The Tastiest Ballpark Franks in Town Can Be Found Outside Safeco Field

Seattle's sausage strip is as formidable as can be found around America's ballparks, a veritable murderer's row of long, hot beef that renders the wieners inside the park shamefully flaccid. With apologies to the couple of Occidental Avenue hot-dog carts not included on this list, I offer some highlights:

Joe's Gourmet Grilled Dogs are cooked beneath a yellow tent a couple hundred yards from Safeco Field on Occidental. Here, the wieners are named after Mariner luminaries present and past: the Ichiro Dog, the Johjima Dog, the Beltre Dog, the Edgar Dog. Then there's the Homerun Dog, which, based on its considerable length and girth, is as befitting of the term "wiener" as any dog thine eyes have ever laid eyes on. The Homerun is 12 inches long, but unlike your garden-variety foot-long, the Homerun is as fat as a Polish. Eat a Homerun before passing through the ballpark's turnstiles, and you won't need to eat again—a loot-saving endeavor if there ever was one.

A shade north of Joe's is a stand simply billed Gourmet Hot Dogs. They sell a variety of franks here, including long, fat cheddar-cheese dogs. Only they're not so cheesy. Rather, the slight amount of cheese injected into the wiener serves as more of a condiment. Cheese lovers are sure to be disappointed, but for this tube-steak hound, the amount of cheese perfectly complemented the frank. In other words, it didn't try to dominate the between-the-bun action.

For an opposite effect a city block or so south, try Marv's Famous' Reuben Dog. It is exactly as advertised: pastrami, Swiss, and sauerkraut stuffed into a big bun with a single frank (quadruple bypass, anyone?). This is the kitchen-sink ghetto burger of the Occidental strip, and gets major, major points for innovation and ambition. But y'know what? Once the "holy fuck, I can't believe I'm eating this!" novelty wears off mid-dog, it's all a bit much. Much like Vegas, Requiem for a Dream, and cow-tipping, the Reuben Dog is something that should be enjoyed whole once and only once. But oh, what a once it was.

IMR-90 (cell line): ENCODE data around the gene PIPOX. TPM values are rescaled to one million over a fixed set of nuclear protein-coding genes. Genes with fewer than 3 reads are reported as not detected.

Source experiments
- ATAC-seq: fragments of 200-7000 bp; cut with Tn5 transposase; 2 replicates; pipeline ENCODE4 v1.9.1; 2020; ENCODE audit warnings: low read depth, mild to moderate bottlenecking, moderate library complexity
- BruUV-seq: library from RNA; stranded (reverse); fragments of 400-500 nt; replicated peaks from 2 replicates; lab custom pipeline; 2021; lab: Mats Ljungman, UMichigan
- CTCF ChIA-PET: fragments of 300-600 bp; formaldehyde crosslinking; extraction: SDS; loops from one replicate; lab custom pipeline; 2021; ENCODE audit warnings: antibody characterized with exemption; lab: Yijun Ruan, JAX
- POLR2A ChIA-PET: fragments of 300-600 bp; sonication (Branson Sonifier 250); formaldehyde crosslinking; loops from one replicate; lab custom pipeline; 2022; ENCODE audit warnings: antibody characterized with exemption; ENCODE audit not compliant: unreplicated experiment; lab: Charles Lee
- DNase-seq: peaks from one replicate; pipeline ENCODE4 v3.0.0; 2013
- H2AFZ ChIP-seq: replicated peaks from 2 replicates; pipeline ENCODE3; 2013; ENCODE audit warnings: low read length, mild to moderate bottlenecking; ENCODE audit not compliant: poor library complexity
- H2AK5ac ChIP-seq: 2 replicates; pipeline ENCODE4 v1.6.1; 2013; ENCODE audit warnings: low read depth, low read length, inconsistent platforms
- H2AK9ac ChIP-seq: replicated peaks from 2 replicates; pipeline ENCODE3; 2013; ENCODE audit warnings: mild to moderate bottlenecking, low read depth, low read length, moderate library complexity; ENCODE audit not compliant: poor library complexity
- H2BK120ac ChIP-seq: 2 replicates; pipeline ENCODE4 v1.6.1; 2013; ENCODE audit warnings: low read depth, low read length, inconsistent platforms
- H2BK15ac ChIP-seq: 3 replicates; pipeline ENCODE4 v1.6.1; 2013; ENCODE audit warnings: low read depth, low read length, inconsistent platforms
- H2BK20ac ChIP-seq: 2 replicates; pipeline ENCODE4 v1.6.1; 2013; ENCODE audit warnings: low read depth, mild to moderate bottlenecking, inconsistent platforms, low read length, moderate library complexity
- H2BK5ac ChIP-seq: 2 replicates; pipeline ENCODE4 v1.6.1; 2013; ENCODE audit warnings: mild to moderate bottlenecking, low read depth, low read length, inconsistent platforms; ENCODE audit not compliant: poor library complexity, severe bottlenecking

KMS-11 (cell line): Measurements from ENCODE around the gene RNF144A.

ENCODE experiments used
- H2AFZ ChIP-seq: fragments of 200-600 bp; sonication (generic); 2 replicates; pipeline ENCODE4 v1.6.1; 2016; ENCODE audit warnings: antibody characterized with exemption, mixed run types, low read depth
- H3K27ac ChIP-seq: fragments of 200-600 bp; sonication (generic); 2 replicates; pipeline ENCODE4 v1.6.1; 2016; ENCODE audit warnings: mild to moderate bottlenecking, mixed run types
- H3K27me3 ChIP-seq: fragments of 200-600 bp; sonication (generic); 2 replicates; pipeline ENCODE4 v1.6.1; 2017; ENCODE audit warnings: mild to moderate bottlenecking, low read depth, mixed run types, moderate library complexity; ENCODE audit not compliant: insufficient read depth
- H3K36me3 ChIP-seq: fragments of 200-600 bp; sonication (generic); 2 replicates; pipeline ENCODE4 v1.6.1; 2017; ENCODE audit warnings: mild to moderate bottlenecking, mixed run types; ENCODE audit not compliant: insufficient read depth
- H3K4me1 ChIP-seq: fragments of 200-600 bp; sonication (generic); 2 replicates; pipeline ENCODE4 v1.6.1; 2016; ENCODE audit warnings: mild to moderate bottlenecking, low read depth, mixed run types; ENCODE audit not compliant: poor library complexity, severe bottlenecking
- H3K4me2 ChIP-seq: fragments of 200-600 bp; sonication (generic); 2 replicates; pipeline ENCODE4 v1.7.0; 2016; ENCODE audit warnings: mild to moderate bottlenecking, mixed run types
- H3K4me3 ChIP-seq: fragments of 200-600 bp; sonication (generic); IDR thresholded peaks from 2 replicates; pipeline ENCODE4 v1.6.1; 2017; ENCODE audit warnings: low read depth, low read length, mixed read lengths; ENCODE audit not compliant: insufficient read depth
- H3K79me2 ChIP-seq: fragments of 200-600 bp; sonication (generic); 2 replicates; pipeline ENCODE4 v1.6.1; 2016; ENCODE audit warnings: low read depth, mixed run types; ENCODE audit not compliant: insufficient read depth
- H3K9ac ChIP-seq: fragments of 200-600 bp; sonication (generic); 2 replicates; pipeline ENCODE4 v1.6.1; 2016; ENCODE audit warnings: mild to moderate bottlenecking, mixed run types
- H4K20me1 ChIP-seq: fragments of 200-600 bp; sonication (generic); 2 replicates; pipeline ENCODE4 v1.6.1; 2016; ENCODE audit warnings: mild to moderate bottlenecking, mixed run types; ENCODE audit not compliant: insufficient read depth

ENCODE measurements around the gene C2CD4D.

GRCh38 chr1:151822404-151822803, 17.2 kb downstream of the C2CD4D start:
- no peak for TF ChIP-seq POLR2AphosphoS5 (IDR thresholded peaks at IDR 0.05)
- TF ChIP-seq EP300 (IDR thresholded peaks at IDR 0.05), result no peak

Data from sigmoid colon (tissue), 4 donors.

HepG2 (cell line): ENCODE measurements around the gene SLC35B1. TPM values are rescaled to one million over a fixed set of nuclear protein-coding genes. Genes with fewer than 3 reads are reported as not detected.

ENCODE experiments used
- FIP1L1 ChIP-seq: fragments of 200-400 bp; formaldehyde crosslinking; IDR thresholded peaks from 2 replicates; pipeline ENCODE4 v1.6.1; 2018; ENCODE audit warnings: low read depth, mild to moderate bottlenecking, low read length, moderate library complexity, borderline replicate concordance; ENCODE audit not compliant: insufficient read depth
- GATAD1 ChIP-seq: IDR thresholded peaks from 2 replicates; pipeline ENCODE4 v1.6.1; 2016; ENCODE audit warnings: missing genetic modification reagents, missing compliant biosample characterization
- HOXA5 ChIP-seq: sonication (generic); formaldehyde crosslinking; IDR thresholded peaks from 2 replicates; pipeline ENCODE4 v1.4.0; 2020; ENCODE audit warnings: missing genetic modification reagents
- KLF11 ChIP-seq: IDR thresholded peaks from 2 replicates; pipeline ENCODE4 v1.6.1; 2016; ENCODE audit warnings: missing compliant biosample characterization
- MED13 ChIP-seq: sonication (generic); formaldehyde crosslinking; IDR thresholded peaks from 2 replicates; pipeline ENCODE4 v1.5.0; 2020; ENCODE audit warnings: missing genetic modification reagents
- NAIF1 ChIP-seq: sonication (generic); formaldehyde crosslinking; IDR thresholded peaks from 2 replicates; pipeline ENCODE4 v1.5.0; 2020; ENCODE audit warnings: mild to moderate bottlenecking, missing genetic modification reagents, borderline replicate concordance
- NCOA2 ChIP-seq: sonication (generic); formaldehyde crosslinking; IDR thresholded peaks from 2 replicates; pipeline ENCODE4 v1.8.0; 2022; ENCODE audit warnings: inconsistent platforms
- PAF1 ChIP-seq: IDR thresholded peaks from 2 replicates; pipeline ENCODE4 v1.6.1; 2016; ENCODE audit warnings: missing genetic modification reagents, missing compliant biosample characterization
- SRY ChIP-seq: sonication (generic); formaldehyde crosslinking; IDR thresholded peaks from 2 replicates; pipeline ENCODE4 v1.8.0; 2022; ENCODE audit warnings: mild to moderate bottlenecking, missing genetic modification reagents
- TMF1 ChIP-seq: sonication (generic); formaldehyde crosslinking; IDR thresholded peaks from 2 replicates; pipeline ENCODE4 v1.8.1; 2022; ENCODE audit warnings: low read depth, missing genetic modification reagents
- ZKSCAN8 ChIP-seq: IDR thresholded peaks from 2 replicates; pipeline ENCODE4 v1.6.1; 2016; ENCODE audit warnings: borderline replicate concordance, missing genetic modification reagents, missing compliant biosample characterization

It's relatively hard to find a food that cream cheese doesn't go well with. But it's harder to find food that goes better with cream cheese than a Polish-style hot dog. Which raises the question: Why's it so damn tough to find a cream-cheese dog 'round these parts (or any parts, for that matter)? Does Michael Jackson own the copyright to cream-cheese dogs and charge some exorbitant fee for their usage? I don't get it, but Occidental's Mojo/Seattle Sausage stand does. For $5, pregame chowhounds can enjoy one of street food's greatest and rarest pleasures. It should be an FDA requirement that all hot dogs from here on out should be offered with a cream-cheese option.

mseely@seattleweekly.com

 
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